Keep this prepared feather to the side as you split your thread. If you are having any trouble splitting your thread, please see the link here, as it will open in a new window so that you can continue with your pattern.

Split your thread
Once you have split your thread and ran your bodkin down towards the bobbin, place a finger there to hold it open, while you get ready with your feather.

Here’s a tip to help you keep the feather in place and still be able to maneuver it around

Instead of using only your pointer finger to hold open the thread, use your middle finger. Then bring your pointer finger and thumb above that, onto either size of the split thread loop.

What will happen here is that middle finger will keep the thread open but the other two can pinch the thread closed. Give it a try.

Now its time to insert the feather. You only need to get an approximate length with these fibers, because you can readjust them once they are in place.

Once you have maneuvered your fingers on the loop, it’s time to grab your feather fibers and insert them between those strands of split thread.
Hold with your three fingers, and then grasp the thread to securely hold the material in place.

You Should be right here again. Once you are, all you have to do is take that thumb and pointer finger and squeeze the loop above the middle finger. That will hold everything closed.

By squeezing the loop closed and pulling down slightly you will see that you can now move the feather around.

What you want to do is hold the thread vertical under where it is stopped on the hook, and look up to where the tips of the hackle stop over the back of the hook. This will give you a good idea on length. If you find that fibers are too long, all you have to do is hold the feather by the middle of the stem and pull them shorter.

If you find that the feather fibers are too short, simply loosen up on the thread by keeping tension at your fingertips and move your hand towards the hook. The loop will reopen.

All I did in the photo above was push up, (loosen the tug on the hook so to speak) and the thread opened back up. If it didn’t open back up? All you need to do is take your thumb and pointer finger off, because the middle finger is still holding it open, then try it again.

Don’t worry if it’s not in the exact spot you want, just do it one more time. Practice makes perfect!

Remember, you are only concerned with the hackle TIPS in the loop. In this photo it is the left side.

Once you are happy with the placement and hackle length, squeeze with your two fingers to hold it all in place, and cut the hackle stem and feather off. Leaving you just the hackle tips that are inside the loop as shows below. You can leave it a little bit long just until you get the excess off, then you can trim the butt ends more.

Cut the stem and feather off, leaving just the hackle tips in between the thread.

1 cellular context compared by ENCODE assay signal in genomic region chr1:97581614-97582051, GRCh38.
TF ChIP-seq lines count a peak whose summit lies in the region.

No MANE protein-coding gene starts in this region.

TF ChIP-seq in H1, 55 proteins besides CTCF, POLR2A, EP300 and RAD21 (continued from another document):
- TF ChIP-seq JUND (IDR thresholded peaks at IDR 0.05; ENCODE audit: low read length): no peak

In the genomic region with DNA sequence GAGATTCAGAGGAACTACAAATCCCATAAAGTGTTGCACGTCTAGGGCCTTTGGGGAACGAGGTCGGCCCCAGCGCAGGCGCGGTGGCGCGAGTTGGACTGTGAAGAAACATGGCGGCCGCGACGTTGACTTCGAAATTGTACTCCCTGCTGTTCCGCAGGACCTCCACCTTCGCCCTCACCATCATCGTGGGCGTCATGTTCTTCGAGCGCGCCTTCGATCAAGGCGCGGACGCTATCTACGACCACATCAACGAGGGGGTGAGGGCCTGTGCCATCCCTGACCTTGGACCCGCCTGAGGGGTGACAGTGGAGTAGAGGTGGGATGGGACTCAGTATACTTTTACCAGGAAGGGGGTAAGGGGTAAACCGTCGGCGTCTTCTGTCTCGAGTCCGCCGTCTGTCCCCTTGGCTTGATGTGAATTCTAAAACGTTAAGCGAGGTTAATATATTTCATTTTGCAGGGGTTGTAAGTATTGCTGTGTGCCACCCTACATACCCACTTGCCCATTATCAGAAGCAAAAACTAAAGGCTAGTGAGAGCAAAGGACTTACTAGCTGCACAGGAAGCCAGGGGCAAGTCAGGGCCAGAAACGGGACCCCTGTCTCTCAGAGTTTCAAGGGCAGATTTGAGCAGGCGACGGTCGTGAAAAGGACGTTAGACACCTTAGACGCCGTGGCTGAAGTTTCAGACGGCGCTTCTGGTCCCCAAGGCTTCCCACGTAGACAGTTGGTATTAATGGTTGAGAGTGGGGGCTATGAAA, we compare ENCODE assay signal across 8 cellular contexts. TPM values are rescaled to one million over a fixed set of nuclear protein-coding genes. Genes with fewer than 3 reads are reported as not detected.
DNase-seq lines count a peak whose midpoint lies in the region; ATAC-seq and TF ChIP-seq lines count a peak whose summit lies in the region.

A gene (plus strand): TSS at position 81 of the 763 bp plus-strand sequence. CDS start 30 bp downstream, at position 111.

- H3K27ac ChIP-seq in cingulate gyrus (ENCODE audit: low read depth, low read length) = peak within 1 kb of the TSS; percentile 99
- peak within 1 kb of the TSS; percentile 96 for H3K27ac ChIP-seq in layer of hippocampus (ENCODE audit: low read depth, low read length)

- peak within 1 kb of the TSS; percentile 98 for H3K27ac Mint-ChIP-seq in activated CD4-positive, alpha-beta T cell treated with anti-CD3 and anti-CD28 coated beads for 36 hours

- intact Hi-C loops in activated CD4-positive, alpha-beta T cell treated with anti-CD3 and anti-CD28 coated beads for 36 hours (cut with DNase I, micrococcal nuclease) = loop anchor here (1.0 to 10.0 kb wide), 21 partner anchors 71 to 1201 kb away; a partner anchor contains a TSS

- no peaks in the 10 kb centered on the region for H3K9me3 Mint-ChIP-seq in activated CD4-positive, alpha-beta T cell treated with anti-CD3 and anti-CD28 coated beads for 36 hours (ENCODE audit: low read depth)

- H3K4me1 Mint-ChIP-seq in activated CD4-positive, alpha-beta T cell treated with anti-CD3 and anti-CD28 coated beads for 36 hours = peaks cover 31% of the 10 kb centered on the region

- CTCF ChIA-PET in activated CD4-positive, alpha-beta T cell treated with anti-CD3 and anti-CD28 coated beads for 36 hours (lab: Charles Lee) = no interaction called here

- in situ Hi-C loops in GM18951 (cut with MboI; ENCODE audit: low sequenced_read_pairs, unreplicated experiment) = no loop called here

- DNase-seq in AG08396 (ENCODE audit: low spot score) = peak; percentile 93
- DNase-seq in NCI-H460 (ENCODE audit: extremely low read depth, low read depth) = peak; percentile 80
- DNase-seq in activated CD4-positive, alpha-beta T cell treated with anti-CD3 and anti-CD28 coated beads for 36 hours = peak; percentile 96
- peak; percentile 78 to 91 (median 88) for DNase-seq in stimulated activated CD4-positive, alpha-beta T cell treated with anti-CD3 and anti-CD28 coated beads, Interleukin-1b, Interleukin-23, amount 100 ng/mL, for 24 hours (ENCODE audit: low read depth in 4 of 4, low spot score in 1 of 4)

Remember you are doing all of this while still keeping tension on that thread loop. If you let go, it will all fall down.

Take a look.. can you see whats happening?

What you are essentially doing here is creating a makeshift feather stem! You are manipulating the fibers in between the strands of thread, in an attempt to create a usable ‘feather’ to make up for what you dont have.

If you need to readjust them by sliding them up and down a little bit, then go ahead. Just don’t go too crazy because spinning the thread is going to do that for you, you just don’t want to huge gaps in between fibers.

Also keep a close eye on how far away from the hook they are, you dont want them too far away because you have to now wrap all of that bare thread around the hook.

Once you have everything in place, grab that thread tightly right below the fibers.. take that bobbin and give it a spin. But dont let go just yet!

Please click here for help with creating and spinning a split thread dubbing loop. It will open in a new window.

Once it slows down to a crawl, you can let go with your fingers. The fibers will spin around in between the thread.

You may need to do it a few times, the first time is just to lock it in. Now give it one more spin until you get it to where you like it.

Looking good!

Once you have it spun enough and the fibers are locked in and pulling closer together, you can begin wrapping it around the hook right behind the eye.

Keep in mind, everyone’s idea of whats “enough” varies. So experiment and have fun!

Once you have it spun enough to where you like it, you can begin wrapping it around the hook shank, right behind the eye.

Bring the hackle filled thread up, then brush the fibers back before wrapping away from you.

Brush back and keep wrapping.

Continue this just as if you were wrapping a normal feather. What is happening here, is you are basically recreating a stemmed feather! Inserting fibers into the thread and twisting, is creating a makeshift stem for wrapping.

What’s nice about this, is you don’t have to just use one feather, you could cut pieces off of different feathers and combine them for a collar. I have used partridge and CDC together for a mix, or two different color feathers.

There is also the use of bulldog clips to help hold hackle that was cut off the stem (small flat spring loaded clips that you can find at staples or the 1$ store), as well as the Marc Petitjean Magic tool that can help with this last technique.

Using tools to help with cutting and moving hackle will be covered in a different post, this step by step here, I have done without the use of any extra tools just to get you started. Feel free to leave any questions and I will do my best to help.

Happy tying!